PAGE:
South East Asia Cottage Industries (Part 3 of 5) : Thailand

 

Treasures in the north

Traditional handicrafts, unlike many other things nowadays, are a mean to make a living inherited from ancient generations. Crafts are vitally important for Thai economy as means of preserving the traditional value of community life and protecting the environment in Thailand. The art and craft business greatly reflect the basic traditions of village life. For Thailand, the rich heritage can be mostly seen on its colourful baskets, exuberant textiles, stunning silverware, intricate wood-carving, and of course, basketry weaving. According to John E. De Young in his book ‘Village life in modern Thailand’, every village has a few people who are trained in some expertise other than farming to sustain their living. Unlike in Malaysia, men dominate the skills of weaving and wood carving.

Following the success of Japan’s One Village One Product (OVOP) program, Thai Prime Minister instilled the same stimulus program called One Tambon One Product (OTOP). Tambon is a sub-district; it aims to improve the quality of local crafts by focusing on only one significant product for each village. Other than handicrafts, the OTOP products include cotton and silk, silverware, pottery, fashion accessories, household items and foods.

Thailand’s unique wood carving treasures are majorly located in Chiang Mai province, up in the northern territory of the country. Chiang Mai is known to be the historical and cultural port of Thailand. Tourists may purchase AND learn Thai wood carving in Ban Thawai Village in Hang Dong district. Anything and everything from wood – Ban Thawai is home to some of the world-renowned wood carving artisans and their fantastic masterpieces. Many of the artisans are from the older generation as young adults prefer to engage in commercial works to earn more money for their living.

Legend has it that the craft was incepted from temples where abundant religious Buddha images and pulpits were carved exquisitely. Initially, only a few wood sculptures were made. But ever since imported temple wood carvings of elephants from Burma got more famous, it incited dealers to get local craftsmen to reproduce them. Genuine Burmese Teak has been the ultimate choice of wood but its paucity left modern carvers other options like using rain tree as an alternative.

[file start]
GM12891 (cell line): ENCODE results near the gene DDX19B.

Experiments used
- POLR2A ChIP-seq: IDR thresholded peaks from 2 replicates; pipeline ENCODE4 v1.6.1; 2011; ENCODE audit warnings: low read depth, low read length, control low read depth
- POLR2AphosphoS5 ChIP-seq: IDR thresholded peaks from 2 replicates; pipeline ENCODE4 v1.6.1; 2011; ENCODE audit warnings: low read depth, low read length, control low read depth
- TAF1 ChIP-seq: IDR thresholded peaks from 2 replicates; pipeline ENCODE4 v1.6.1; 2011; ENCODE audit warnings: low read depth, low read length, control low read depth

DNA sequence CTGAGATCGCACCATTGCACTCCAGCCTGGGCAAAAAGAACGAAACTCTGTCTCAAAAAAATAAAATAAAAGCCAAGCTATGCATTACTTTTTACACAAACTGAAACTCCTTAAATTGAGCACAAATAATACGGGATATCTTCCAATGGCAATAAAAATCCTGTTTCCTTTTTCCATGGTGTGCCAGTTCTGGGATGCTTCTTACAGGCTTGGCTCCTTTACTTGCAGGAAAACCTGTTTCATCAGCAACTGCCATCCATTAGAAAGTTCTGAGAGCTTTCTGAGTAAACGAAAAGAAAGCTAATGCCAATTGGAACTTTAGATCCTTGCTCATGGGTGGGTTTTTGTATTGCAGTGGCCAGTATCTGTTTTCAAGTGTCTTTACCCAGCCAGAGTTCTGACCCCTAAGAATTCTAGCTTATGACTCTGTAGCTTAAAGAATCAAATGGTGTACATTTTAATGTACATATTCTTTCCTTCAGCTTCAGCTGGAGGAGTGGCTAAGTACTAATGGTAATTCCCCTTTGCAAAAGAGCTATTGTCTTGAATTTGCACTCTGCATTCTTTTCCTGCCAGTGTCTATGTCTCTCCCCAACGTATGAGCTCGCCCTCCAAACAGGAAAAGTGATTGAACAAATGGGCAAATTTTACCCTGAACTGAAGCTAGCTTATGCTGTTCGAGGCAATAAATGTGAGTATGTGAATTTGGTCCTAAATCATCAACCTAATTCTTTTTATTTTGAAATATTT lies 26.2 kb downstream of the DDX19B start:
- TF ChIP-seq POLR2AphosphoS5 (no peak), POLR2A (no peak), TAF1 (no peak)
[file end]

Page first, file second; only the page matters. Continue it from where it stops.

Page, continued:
The crafty central

Basketry crafts are likely to be available almost in everywhere in Thailand, but the “specialized” area is definitely the central provinces of the country. It is so because there are many types of plants cultivated to be weaved into objects. Ban Na Mo Ma is a village famous for its lush Bulrush plantations. Products made from Bulrush (Typha latifolia) are considered of the highest quality in the country branded by OTOP campaign. Ban Na Mo Ma is situated in Mueang district, Amnat Charoen Province.

One picturesque place to be in is Ayutthaya province. Rich with lush green rice fields, serene rivers and majestic mountains, Ayutthaya has survived very minor changes since centuries ago. Villagers mostly engage in paddy rice cultivation. Their personalities are naturally amicable and warm. They may seem poor through the eyes of outsiders, but they make ends meet by working hard and being helpful to one another. One thing that makes their life worth living is by producing quality handicrafts. Crafting products intricately out of bamboo, many of these humble villagers get appreciated and recognized for their superb works of art. Ban Bang Chao Cha village for example, celebrates its specialty in bamboo basketry, making both old and modern designs, and market it at the local market as well as popular arts and craft centers.

For rattan-weaved basket, Ban Buthom Basketry Village in Surin province is famous for its shops that line both sides of the roads. Although the craftsmen live in the rural areas, the designs and patterns have been modernized to suit the current fashion. It may seem like they might be having a hard time getting customers but the truth is, many of the villagers open their doors for homestays for travelers who prefer to experience the village life.

 

Continue to Part 4: Philippines




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